21. ^ Johnny Rizq, "Beirut Port: Lebanese Resourcefulness Is Put to the Test," Middle East Economic Digest, v. 21, n.25 (24 June 1977), 4–5, cited in Middle East: The Strategic Hub: A Bibliographic Survey of Literature, Headquarters, Department of the Army (1978 ed.), p. 98.
  22. ^ Christian Militia Withdraws from Beirut Port, Associated Press (23 February 1989).
  23. ^ Ihsan A. Hijazi, Army in Lebanon Seizes Militias' Smuggling Ports. New York Times (12 March 1991).
  24. ^ Sara Fregonese, The port of Beirut: vital, historic centre of a complex city, The Conversation (5 August 2020).
  25. ^ History Archived 14 December 2007 at the Wayback Machine, Port of Beirut
  26. ^ "Beirut Container Terminal Consortium Website". www.bctc-lb.com. Retrieved 6 August 2020.
  27. ^ "Beirut Container Terminal Consortium". Archived from the original on 14 November 2021. Retrieved 5 August 2020.
  28. ^ Gostanian, Ali (5 August 2020). "Satellite imagery shows scale of destruction after explosion at Beirut port". NBC News.
  29. ^ BCTC Vessel Schedule, accessed August 14, 2020
  30. ^ Zeina Khodr, Hundreds of thousands left homeless by Beirut explosion, Al Jazeera (5 August 2020).
  31. ^ "As Death Toll Rises in Beirut Blast, a Search for Answers and Survivors". The New York Times. 5 August 2020. ISSN 0362-4331. Retrieved 5 August 2020.
  32. ^ "Beirut officials under house arrest after blast". BBC News. 6 August 2020. Retrieved 6 August 2020.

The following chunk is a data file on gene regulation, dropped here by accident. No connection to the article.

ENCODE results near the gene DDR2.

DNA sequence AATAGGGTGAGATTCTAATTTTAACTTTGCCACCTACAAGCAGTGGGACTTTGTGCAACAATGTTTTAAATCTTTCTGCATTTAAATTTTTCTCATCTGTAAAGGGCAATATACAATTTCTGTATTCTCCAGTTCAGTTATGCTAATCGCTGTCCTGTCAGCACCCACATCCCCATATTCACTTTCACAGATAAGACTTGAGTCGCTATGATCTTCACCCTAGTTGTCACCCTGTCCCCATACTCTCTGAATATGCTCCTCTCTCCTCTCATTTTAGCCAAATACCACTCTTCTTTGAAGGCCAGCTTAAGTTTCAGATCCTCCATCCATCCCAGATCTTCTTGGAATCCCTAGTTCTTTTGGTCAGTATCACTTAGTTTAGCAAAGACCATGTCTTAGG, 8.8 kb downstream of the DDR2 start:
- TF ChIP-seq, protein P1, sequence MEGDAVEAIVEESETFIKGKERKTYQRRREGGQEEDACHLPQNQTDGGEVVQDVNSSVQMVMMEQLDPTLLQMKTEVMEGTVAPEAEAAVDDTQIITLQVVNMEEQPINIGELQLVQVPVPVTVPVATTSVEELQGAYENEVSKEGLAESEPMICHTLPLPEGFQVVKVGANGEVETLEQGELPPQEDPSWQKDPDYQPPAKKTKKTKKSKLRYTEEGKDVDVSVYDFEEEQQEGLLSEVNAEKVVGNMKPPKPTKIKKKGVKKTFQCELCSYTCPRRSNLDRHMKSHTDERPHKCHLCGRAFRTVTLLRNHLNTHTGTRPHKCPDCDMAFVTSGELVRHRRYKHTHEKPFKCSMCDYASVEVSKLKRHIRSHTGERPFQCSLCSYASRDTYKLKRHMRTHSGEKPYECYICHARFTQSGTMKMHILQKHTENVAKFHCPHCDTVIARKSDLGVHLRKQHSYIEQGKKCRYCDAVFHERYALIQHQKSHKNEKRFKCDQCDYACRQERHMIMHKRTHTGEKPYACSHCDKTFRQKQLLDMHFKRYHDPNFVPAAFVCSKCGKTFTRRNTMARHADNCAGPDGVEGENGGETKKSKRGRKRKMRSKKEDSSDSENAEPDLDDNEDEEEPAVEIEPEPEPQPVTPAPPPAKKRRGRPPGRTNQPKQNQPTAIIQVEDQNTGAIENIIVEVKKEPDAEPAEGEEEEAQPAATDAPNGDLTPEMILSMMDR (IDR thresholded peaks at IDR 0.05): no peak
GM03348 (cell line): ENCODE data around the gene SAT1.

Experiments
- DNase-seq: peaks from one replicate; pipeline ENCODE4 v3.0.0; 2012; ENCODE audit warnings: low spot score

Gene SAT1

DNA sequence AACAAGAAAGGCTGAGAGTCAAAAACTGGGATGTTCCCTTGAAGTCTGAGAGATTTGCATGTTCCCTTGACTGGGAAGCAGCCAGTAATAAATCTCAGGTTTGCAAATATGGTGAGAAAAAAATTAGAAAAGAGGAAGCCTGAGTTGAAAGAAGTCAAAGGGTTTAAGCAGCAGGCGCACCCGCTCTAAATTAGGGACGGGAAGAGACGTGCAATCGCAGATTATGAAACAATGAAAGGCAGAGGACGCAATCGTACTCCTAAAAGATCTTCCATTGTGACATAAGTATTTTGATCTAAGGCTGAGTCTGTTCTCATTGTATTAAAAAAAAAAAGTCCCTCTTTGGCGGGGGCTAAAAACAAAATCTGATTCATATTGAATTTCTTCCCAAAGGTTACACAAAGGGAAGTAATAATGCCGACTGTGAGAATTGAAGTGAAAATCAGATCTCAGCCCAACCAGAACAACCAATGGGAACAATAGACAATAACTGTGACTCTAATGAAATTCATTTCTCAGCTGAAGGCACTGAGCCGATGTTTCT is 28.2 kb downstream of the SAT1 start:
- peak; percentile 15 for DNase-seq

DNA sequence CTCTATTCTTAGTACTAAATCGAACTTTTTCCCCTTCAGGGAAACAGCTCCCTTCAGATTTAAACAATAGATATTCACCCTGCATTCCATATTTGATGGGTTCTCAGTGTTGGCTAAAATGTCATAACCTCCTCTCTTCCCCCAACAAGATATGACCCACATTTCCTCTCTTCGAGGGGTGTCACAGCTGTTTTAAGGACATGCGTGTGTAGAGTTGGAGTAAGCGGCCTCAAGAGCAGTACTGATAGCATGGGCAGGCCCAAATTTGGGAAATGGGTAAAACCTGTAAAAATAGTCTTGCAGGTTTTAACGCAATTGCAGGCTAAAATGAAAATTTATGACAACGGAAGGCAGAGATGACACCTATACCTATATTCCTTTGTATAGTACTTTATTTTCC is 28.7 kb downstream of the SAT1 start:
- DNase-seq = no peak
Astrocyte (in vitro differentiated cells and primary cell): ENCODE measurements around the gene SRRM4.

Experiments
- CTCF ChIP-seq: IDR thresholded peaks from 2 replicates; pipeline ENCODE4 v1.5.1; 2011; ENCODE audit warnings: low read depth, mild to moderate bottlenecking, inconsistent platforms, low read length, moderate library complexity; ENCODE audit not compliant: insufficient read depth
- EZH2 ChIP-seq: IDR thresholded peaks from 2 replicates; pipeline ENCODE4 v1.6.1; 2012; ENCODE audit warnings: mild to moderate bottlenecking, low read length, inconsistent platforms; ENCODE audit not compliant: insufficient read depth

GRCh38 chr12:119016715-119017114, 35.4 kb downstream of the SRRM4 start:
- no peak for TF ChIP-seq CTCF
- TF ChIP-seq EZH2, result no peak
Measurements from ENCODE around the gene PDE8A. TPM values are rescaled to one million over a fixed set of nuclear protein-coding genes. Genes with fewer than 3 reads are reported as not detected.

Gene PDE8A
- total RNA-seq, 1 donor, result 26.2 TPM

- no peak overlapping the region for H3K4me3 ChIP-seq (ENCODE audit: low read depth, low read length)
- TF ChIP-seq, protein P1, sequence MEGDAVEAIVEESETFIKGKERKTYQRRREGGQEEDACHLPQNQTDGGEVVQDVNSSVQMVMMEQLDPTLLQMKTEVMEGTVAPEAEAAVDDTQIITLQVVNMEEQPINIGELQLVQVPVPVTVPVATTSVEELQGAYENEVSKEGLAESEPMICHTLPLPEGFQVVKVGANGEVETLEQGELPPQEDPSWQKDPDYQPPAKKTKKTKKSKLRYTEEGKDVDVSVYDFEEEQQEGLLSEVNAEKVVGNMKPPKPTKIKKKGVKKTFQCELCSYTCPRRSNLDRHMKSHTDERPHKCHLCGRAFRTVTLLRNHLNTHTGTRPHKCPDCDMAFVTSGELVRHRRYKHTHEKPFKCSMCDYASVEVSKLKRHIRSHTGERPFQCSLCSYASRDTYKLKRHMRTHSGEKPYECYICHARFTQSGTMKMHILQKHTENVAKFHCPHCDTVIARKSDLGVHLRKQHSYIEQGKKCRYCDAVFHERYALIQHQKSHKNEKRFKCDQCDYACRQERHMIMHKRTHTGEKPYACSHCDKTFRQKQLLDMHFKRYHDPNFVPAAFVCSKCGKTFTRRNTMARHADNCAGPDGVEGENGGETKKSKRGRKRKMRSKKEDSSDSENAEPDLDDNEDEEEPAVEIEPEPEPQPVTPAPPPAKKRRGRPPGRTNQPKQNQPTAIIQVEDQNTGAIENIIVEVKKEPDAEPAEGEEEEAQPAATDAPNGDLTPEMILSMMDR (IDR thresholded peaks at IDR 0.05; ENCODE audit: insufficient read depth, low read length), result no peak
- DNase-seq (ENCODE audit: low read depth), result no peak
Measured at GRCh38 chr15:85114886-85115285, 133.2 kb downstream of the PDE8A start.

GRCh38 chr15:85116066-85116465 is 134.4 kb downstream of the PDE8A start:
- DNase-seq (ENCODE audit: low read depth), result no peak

33. ^ D'Agata, Charlie (5 August 2020). "Beirut port officials placed under house arrest following deadly blasts". www.cbsnews.com. Retrieved 6 August 2020.
  34. ^ "Großbrand in Beirut gelöscht: Der Präsident spricht von einem Sabotageakt". web.de (in German). 11 September 2020.
  35. ^ "Beirut fire: Large fire erupts in Beirut port area". BBC News. 10 September 2020.
  36. ^ "New Fire Erupts in Beirut Port, Just Weeks After Devastating Blast". The New York Times. 10 September 2020.
  37. ^ Azhari, Timour. "Huge fire at Beirut port brought under control". www.aljazeera.com. Retrieved 10 September 2020.
  38. ^ "Huge blaze at Beirut port alarms residents a month after massive blast". Reuters. 10 September 2020. Retrieved 10 September 2020.
  39. ^ "Huge Fire Breaks Out at Beirut Port a Month After Explosion". Claims Journal. 11 September 2020. Retrieved 3 October 2020.
  40. ^ Ghazi Balkiz, Tamara Qiblawi and Eliza Mackintosh (10 September 2020). "Beirut port ablaze, weeks after massive blast". CNN. Retrieved 10 September 2020.